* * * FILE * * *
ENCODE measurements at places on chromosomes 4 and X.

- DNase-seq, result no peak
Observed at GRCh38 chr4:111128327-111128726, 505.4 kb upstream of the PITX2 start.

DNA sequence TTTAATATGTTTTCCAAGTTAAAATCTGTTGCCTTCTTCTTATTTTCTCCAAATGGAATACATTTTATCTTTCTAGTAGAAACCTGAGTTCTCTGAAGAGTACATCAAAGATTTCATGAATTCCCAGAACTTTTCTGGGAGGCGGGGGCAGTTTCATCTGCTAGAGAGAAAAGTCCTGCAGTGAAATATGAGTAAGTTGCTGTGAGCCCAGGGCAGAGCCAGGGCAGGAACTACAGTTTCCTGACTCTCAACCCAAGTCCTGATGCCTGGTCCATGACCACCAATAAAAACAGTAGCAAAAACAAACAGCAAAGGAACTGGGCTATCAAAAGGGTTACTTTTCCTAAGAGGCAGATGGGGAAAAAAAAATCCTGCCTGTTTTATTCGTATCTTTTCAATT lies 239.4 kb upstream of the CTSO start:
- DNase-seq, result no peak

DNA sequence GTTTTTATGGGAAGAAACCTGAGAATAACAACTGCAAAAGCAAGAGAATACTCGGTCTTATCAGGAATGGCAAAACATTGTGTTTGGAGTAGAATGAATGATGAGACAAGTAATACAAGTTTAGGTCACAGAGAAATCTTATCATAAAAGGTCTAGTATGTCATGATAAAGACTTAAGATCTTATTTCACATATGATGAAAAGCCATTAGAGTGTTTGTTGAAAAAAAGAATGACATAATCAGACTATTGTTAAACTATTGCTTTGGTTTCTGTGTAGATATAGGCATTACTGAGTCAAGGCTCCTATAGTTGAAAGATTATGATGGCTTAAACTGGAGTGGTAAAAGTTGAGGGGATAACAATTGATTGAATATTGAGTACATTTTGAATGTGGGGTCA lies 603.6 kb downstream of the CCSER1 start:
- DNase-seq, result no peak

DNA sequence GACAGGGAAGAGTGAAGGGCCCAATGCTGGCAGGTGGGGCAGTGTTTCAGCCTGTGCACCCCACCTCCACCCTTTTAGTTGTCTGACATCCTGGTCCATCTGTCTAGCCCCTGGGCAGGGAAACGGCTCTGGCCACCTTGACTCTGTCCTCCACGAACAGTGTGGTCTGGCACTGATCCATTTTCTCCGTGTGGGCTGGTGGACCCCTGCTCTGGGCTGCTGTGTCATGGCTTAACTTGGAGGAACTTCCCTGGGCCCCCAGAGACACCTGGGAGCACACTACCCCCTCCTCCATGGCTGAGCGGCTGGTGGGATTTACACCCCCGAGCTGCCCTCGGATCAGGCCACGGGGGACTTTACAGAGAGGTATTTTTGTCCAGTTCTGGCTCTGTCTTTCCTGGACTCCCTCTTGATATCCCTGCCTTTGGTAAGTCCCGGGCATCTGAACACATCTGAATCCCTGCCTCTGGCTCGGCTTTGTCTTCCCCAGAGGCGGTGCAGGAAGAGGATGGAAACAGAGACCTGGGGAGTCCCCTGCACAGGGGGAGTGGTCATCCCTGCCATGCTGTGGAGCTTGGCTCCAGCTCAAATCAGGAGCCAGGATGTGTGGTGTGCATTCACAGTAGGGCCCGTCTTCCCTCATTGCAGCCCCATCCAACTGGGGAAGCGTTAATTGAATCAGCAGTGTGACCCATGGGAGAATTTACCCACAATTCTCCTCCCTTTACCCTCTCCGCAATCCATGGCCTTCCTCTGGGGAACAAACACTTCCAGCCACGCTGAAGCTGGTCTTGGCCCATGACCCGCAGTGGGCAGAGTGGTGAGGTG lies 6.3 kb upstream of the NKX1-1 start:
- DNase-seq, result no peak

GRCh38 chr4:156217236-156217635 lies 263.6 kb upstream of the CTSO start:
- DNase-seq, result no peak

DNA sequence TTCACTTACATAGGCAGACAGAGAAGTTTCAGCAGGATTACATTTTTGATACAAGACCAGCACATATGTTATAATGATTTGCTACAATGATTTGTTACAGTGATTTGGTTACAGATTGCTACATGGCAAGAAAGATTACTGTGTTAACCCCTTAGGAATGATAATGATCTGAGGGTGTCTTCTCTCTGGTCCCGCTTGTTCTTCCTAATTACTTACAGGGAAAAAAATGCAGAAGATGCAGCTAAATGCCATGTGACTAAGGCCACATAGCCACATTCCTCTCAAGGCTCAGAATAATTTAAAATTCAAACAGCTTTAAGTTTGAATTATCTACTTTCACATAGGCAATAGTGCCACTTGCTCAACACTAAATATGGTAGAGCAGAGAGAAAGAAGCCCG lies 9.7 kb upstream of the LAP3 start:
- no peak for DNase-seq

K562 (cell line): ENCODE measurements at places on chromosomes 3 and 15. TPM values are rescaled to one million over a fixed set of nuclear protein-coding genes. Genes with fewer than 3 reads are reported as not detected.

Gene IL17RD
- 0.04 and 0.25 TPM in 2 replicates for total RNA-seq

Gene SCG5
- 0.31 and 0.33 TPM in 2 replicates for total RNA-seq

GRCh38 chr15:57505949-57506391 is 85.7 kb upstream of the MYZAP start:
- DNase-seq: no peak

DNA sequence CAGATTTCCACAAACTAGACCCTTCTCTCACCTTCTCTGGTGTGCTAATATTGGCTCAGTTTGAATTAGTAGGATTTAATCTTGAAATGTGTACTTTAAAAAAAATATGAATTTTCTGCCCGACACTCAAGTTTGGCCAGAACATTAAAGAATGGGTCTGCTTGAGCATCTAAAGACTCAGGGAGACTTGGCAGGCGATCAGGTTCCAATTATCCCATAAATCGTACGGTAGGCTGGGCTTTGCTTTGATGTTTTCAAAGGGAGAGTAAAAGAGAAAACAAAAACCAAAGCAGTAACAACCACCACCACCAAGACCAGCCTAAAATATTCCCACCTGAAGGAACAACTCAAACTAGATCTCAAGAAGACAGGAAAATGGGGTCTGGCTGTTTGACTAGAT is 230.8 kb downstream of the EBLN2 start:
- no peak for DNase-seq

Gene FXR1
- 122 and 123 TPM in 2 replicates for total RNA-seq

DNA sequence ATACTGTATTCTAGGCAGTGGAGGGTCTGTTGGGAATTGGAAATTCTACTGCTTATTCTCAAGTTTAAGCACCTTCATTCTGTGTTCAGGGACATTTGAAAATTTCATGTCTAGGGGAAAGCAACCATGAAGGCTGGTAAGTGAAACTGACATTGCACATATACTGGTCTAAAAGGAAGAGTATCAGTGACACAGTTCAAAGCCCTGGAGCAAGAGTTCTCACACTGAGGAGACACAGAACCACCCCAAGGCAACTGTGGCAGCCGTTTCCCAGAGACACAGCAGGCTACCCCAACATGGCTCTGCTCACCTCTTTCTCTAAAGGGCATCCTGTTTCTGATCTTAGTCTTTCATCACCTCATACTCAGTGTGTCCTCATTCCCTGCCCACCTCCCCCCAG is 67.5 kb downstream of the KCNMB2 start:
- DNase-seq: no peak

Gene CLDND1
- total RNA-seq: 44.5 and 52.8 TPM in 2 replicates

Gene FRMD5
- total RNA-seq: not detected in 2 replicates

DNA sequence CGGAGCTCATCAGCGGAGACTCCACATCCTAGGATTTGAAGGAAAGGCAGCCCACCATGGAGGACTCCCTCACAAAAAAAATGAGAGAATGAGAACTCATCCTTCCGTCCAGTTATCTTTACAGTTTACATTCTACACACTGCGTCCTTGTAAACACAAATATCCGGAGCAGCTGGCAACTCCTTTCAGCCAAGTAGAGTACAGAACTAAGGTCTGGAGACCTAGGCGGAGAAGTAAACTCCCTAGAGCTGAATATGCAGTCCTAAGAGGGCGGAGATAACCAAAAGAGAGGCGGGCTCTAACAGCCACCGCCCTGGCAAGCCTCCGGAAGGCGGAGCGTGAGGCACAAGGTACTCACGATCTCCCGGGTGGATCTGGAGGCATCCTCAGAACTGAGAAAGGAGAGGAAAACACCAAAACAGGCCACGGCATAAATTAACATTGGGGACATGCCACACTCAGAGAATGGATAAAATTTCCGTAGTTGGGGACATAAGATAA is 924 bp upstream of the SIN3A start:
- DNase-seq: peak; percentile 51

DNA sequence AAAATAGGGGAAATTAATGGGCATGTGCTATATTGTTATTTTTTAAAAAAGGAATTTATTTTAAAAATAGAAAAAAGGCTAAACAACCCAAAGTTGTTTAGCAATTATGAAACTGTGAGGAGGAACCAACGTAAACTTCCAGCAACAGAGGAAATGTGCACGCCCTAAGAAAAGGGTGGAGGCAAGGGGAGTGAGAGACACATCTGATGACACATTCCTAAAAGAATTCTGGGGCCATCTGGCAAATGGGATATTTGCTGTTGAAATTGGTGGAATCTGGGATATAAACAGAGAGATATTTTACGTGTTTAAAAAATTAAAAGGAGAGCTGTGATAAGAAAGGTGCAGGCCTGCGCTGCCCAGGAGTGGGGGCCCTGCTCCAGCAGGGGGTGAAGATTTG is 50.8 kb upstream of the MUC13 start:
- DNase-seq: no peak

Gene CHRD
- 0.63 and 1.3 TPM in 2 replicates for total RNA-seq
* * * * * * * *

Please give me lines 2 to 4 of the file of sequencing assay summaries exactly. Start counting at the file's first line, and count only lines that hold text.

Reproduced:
- DNase-seq, result no peak
Observed at GRCh38 chr4:111128327-111128726, 505.4 kb upstream of the PITX2 start.

DNA sequence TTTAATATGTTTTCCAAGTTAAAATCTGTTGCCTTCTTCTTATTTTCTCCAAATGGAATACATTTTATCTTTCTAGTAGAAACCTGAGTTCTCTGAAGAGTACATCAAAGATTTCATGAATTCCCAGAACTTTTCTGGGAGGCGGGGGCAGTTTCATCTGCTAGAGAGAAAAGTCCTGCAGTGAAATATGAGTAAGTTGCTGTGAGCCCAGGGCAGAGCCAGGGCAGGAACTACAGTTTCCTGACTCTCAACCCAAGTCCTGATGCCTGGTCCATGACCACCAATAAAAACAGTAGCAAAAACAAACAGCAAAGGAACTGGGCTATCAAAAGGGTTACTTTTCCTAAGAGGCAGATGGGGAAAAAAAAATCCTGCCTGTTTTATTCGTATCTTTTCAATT lies 239.4 kb upstream of the CTSO start: